Caribbean economics, politics, crime and cricket By Rickey Singh
Guyana Chronicle
December 31, 2001

BRIDGETOWN, Barbados, (CMC) - If, at the international level the unprecedented terrorism unleashed against the U.S. on September 11 was the single most horrific criminal act of 2001, then Trinidad and Tobago created history of its own in the Caribbean with the appointment on Christmas Eve of a new Prime Minister who did not win an election outright to form a government.

That surprising political development came when President ANR Robinson chose Patrick Manning, leader of the People's National Movement (PNM) over the incumbent Prime Minister and leader of the United National Congress (UNC), Basdeo Panday, after a two-week hiatus resulting from the 18-18 tie in seats between the two major parties.

What made it so unique in Caribbean parliamentary democratic history, according to informed political observers, was that Manning, whose party did not win an election and who had earlier rejected Panday's offer for a coalition or power-sharing arrangement, was chosen Prime Minister instead of opting for an interim caretaker administration led by the incumbent.

On a wider and more general level, there were the economic repercussions from the terrorists' strikes on the U.S., the holding of six national elections, mind-boggling acts of murder and mounting criminal violence, plus a surprising bitter verbal war between two Caribbean Community partners.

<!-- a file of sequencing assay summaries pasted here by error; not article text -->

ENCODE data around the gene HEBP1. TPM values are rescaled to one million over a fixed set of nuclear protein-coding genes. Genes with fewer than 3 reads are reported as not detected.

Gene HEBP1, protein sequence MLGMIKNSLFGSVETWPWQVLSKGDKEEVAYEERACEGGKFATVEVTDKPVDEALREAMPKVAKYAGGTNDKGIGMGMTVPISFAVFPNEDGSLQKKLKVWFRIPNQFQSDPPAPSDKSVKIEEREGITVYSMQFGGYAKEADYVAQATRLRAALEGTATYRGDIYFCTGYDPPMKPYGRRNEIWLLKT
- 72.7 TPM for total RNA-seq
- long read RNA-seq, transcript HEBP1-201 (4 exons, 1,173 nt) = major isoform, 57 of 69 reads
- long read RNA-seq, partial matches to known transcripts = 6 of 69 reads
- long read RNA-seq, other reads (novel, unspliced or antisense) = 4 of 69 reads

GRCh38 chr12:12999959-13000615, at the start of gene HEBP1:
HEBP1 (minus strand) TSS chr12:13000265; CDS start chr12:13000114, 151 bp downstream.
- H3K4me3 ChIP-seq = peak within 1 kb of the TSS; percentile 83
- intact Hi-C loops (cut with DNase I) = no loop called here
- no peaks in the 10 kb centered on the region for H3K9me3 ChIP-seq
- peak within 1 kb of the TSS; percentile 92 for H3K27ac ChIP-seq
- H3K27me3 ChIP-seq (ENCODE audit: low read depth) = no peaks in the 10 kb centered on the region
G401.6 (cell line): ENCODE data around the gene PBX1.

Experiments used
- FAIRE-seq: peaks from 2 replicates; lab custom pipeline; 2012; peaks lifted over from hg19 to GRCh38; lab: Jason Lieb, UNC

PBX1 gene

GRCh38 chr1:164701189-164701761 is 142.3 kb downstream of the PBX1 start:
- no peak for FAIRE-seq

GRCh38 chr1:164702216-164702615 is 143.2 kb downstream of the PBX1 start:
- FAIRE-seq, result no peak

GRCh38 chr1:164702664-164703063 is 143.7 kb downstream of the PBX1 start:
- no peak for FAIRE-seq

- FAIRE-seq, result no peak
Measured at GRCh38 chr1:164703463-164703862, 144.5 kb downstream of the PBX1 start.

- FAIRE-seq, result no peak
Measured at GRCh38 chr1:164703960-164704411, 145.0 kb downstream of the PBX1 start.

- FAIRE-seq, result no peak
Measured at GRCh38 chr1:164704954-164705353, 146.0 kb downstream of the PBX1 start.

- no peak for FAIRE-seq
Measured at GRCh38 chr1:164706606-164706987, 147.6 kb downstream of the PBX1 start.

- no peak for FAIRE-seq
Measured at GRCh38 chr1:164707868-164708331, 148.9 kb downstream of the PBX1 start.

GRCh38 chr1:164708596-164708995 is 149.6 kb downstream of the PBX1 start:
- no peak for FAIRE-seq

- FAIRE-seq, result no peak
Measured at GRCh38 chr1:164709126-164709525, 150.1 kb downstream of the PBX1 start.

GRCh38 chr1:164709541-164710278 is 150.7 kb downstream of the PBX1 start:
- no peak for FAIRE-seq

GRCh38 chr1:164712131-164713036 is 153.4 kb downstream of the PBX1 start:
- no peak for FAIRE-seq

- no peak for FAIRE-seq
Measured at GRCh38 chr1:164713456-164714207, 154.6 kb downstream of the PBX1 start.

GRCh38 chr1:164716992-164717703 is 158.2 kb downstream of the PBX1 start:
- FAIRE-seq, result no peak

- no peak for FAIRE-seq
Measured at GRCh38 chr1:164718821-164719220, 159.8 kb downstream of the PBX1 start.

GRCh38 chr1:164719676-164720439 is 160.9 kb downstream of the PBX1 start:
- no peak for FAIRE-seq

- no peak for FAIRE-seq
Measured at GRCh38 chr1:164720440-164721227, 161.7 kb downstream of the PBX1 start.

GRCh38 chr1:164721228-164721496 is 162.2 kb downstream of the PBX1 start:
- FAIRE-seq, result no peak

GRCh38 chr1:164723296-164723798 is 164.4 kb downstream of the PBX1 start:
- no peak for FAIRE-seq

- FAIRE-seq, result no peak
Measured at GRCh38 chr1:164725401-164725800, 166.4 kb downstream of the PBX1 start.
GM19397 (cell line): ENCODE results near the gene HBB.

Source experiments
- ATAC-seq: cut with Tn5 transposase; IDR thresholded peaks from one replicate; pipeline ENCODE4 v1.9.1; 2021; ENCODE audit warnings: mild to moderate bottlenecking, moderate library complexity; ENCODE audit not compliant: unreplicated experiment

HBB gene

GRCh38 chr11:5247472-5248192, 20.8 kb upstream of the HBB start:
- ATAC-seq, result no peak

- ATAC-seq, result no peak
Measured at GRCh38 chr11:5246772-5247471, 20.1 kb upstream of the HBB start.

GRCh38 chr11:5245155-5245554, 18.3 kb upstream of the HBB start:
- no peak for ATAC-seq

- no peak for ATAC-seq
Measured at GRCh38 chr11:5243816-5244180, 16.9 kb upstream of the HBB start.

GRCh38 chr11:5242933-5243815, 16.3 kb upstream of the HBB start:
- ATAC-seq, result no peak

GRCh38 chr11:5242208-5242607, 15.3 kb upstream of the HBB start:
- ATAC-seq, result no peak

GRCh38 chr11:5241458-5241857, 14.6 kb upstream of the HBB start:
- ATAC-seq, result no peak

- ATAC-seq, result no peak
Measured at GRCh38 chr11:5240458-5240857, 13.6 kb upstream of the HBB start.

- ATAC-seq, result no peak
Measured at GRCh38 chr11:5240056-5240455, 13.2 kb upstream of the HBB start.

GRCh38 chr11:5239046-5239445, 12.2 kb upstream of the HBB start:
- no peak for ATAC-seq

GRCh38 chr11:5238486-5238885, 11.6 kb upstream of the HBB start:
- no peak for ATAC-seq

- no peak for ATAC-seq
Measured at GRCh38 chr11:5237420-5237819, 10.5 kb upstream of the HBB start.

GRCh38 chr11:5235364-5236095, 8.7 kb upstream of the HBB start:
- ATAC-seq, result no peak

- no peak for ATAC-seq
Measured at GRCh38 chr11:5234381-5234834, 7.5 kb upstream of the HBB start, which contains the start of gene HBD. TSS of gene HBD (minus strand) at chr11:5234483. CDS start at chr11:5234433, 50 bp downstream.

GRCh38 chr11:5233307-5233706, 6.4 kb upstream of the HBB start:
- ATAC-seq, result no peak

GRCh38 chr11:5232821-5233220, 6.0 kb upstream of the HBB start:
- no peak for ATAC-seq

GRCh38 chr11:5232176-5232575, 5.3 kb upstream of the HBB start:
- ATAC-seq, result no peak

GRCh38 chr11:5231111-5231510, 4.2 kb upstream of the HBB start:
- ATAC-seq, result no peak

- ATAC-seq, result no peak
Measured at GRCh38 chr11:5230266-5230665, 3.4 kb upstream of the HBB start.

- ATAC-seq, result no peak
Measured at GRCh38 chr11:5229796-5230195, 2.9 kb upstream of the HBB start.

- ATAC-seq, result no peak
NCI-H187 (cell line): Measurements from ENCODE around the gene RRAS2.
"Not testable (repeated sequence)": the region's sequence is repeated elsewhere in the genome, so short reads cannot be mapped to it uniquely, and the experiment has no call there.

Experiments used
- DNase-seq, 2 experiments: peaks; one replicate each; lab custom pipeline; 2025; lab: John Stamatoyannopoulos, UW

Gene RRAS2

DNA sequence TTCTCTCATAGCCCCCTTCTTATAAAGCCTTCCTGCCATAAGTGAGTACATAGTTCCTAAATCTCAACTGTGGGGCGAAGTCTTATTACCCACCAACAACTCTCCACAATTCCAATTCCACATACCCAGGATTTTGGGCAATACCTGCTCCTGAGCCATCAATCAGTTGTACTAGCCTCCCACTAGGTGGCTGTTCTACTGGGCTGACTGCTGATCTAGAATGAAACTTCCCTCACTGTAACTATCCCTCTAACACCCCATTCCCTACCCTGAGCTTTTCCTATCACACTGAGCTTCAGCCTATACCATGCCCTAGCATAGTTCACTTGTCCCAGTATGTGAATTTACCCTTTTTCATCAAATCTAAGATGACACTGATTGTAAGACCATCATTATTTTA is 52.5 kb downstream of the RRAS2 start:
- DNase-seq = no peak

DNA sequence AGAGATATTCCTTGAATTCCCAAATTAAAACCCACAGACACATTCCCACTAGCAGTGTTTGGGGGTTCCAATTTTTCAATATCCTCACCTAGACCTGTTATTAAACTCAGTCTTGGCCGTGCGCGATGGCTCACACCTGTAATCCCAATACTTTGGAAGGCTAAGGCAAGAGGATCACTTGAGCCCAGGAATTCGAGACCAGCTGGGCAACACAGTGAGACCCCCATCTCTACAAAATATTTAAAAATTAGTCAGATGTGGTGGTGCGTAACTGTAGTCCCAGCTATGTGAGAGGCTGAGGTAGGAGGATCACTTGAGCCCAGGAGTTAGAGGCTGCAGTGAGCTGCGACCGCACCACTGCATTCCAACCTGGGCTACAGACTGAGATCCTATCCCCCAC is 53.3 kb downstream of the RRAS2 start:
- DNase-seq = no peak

While Trinidad and Tobago remained anxious about the climate for a new administration in Port of Spain among speculation of new election in 2002, assessments were being made by heads of regional institutions and others on some of the economic aspects of life in the Caribbean Community (CARICOM).

These would include two emergency summits by Caribbean Community heads of government, first to consider the social and economic implications for the region of the terrorist attacks on the World Trade Center and the Pentagon.

Second, the special Caribbean Tourism Summit, both held within weeks in The Bahamas, to come up with strategies to cushion the harmful effects of an economic recession in the USA and other of the leading industrialised nations that were accentuated by the terroristic horrors of September 11 in New York and Washington.